A Pattern for Building Reusable Create/Update Forms

March 4, 2019

Like a lot of people, I hate working with forms. It's one of those tedious things that almost never gets better. Most projects that accept user input will require one or more forms at some point. And very often, we need to perform the standard CRUD operations on data.

If you do this often enough, you'll soon notice that create and update forms have generally the same fields and the only thing that is different is the action and the form submit endpoint. I admit that through laziness and lack of planning I've duplicated create and update form code often in the past. Here, though, is what I consider a better pattern to deal with this situation, with a minimum of code duplication.

I've been applying this technique a lot in my Laravel projects but it can be used in other frameworks or languages with a few tweaks.

The Naive Approach

In this example, I have 2 routes, one pointing to the create view, another to the update view, both containing the respective form templates.

Create View

@extends('layouts.app')

@section('content')
    <h1>Create Widget</h1>

    <form method="POST" action="{{ route('widget.store') }}">
        @csrf

        <input id="brand" type="text" class="{{ $errors->has('brand') ? ' is-invalid' : '' }}" name="brand" value="{{ old('brand') ?? $widget->brand }}">

        ... A LOT OF INPUTS

        <button type="submit">Create</button>
    </form>
</section>
@endsection

Update View

@extends('layouts.app')

@section('content')
    <h1>Edit Widget</h1>

    <form method="POST" action="{{ route('widget.update', $widget->id) }}">
        @csrf
        @method('PATCH')

        <input id="brand" type="text" class="{{ $errors->has('brand') ? ' is-invalid' : '' }}" name="brand" value="{{ old('brand') ?? $widget->brand }}">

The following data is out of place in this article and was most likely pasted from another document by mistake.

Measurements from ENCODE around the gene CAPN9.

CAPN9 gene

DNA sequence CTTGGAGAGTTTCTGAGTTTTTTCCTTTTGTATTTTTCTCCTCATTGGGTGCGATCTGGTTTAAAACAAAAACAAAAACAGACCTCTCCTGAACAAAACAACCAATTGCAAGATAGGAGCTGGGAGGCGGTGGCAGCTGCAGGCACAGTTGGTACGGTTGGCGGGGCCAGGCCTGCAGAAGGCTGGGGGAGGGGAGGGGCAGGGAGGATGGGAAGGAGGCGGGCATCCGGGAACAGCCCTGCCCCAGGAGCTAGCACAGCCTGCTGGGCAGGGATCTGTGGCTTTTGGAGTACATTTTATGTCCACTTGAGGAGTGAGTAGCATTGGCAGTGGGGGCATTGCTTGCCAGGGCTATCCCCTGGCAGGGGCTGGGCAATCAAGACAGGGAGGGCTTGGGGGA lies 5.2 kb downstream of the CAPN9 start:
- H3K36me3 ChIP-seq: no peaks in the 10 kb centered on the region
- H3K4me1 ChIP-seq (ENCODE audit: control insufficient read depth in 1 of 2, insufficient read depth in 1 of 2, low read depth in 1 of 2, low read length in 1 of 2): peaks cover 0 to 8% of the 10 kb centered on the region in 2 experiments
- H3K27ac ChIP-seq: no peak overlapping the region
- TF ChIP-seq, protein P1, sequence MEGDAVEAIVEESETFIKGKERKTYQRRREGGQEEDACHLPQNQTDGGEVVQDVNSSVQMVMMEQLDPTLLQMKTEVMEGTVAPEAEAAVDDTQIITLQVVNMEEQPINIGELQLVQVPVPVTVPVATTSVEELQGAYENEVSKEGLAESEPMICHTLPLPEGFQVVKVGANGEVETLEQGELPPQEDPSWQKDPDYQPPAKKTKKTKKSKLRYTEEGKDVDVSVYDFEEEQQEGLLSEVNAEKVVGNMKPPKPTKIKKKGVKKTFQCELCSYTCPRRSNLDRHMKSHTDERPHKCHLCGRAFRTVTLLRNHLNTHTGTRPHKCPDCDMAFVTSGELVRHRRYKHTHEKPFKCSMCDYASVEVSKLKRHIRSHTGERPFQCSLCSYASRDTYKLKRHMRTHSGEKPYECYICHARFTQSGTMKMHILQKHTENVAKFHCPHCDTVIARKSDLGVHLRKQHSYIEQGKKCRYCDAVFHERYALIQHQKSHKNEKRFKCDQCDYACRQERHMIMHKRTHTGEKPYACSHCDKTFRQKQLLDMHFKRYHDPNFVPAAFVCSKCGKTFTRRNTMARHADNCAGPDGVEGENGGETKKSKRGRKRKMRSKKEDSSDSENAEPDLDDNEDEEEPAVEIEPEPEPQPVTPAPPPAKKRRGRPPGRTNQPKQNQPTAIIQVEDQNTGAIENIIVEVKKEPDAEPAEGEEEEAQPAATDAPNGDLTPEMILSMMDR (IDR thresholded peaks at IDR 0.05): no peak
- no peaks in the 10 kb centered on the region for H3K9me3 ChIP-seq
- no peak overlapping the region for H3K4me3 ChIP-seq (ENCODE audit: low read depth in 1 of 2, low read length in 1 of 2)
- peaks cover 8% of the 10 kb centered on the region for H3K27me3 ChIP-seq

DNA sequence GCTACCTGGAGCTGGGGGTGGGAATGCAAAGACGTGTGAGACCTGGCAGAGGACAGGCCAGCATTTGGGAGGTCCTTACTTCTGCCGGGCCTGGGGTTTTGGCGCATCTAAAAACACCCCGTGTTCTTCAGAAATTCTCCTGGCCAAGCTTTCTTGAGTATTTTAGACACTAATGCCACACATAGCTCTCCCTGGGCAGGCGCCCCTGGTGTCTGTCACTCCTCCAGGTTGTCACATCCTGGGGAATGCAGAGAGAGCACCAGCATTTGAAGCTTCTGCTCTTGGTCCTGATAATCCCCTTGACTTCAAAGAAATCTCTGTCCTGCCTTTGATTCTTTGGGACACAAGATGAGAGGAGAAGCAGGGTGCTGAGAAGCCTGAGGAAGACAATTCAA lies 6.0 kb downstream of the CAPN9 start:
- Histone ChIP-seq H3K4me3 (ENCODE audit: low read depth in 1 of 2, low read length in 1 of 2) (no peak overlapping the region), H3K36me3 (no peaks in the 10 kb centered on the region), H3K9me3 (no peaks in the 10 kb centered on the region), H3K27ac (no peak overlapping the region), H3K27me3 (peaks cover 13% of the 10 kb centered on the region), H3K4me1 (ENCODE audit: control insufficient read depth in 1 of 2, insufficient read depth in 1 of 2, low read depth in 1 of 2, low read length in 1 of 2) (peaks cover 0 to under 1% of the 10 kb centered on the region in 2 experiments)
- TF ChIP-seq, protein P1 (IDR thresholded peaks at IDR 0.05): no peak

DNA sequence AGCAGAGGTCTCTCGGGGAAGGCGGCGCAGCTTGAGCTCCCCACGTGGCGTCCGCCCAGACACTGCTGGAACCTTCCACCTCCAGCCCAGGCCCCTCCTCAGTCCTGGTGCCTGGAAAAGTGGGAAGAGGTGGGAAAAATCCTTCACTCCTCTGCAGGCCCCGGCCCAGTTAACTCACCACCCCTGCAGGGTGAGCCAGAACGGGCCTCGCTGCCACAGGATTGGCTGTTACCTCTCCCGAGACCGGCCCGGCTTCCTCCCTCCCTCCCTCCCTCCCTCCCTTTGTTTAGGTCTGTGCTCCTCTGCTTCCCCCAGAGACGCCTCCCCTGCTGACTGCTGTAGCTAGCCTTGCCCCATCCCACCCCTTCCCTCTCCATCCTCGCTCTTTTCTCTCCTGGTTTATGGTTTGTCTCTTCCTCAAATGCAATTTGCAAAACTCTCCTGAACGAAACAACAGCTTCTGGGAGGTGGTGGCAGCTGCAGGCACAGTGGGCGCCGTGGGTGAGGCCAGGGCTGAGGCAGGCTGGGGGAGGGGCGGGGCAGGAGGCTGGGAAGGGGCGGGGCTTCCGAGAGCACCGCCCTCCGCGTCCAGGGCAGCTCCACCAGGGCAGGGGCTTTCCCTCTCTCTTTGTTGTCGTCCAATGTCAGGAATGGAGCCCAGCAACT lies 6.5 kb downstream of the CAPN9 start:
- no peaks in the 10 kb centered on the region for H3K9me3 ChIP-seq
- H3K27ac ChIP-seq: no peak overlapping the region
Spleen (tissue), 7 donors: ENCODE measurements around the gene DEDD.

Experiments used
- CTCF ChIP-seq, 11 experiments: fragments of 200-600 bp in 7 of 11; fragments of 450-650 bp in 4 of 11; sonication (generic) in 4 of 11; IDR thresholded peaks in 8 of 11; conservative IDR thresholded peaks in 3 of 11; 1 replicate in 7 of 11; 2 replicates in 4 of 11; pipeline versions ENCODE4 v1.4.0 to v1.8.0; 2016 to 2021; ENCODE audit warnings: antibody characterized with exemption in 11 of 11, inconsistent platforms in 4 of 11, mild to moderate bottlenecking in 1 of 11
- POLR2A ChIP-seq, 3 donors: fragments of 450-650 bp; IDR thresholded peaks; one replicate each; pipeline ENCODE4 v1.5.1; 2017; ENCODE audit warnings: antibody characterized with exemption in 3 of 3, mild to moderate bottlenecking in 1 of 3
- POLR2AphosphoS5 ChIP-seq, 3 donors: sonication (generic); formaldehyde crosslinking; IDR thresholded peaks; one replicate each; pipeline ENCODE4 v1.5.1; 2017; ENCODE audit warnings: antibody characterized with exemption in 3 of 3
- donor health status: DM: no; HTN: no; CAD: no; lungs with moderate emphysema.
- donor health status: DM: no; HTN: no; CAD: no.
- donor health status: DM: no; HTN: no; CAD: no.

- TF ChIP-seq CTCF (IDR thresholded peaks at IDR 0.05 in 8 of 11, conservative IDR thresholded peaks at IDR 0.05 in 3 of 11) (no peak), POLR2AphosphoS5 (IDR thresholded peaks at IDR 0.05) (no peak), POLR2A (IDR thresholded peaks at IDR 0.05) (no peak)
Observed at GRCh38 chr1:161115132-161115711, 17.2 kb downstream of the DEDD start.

... A LOT OF INPUTS

        <button type="submit">Update</button>
    </form>
</section>
@endsection

It quickly becomes obvious that the only difference between the two forms is the method (POST vs PATCH) and the route (route('widget.create') vs route('widget.update', $widget->id)). Maybe this isn't as noticeable for short 1-2 field forms, but when you have lots of them, the pain gets real.

There must be a better way to de-duplicate the markup, right? There is.

The Better Approach

The much more elegant solution is to extract the common form markup into a Blade partial and to include this partial, along with some metadata, in the original create/update views.

New Create View

@extends('layouts.app')

@section('content')
    <h1>Create Widget</h1>

    <form method="POST" action="{{ route('widget.store') }}">
        @csrf

        @include('partials._form', [
            'widget' => new \App\Widget(),
            'btnText' => 'Create',
        ])
    </form>
</section>
@endsection

New Update View

@extends('layouts.app')

@section('content')
    <h1>Edit Widget</h1>

    <form method="POST" action="{{ route('widget.update', $widget->id) }}">
        @csrf
        @method('PATCH')

        @include('partials._form', [
            'btnText' => 'Update',
        ])
    </form>
</section>
@endsection

_form.blade.php Partial

<input id="brand" type="text" class="{{ $errors->has('brand') ? ' is-invalid' : '' }}" name="brand" value="{{ old('brand') ?? $widget->brand }}">

... A LOT OF INPUTS

<button type="submit">
    {{ __($btnText) }}
</button>

With this new approach we use the exact same form input markup for both forms. The form tags along with the csrf and method inputs are now the skeleton containing the partial we extracted.

To allow the value of the field to be pre-populated if it exists (old('brand') ?? $widget->brand), we either pass the $widget model for an existing item, or we instantiate a new model when creating a new item.

For other differences between the two forms, we can pass data to the partial in an array, like we did here for the submit button label in the form of btnText.

In Closing

It's worth thinking about duplication ahead of time. Often we start building a form, template, controller or other logic and then we add a very similar behaviour for a different route or model or entity, only to realize that they both operate in a very similar manner. Good planning is easier said than done but it's never too late to go back and do some refactoring. For my part, I always try to keep my code as DRY as possible.

Patterns Laravel
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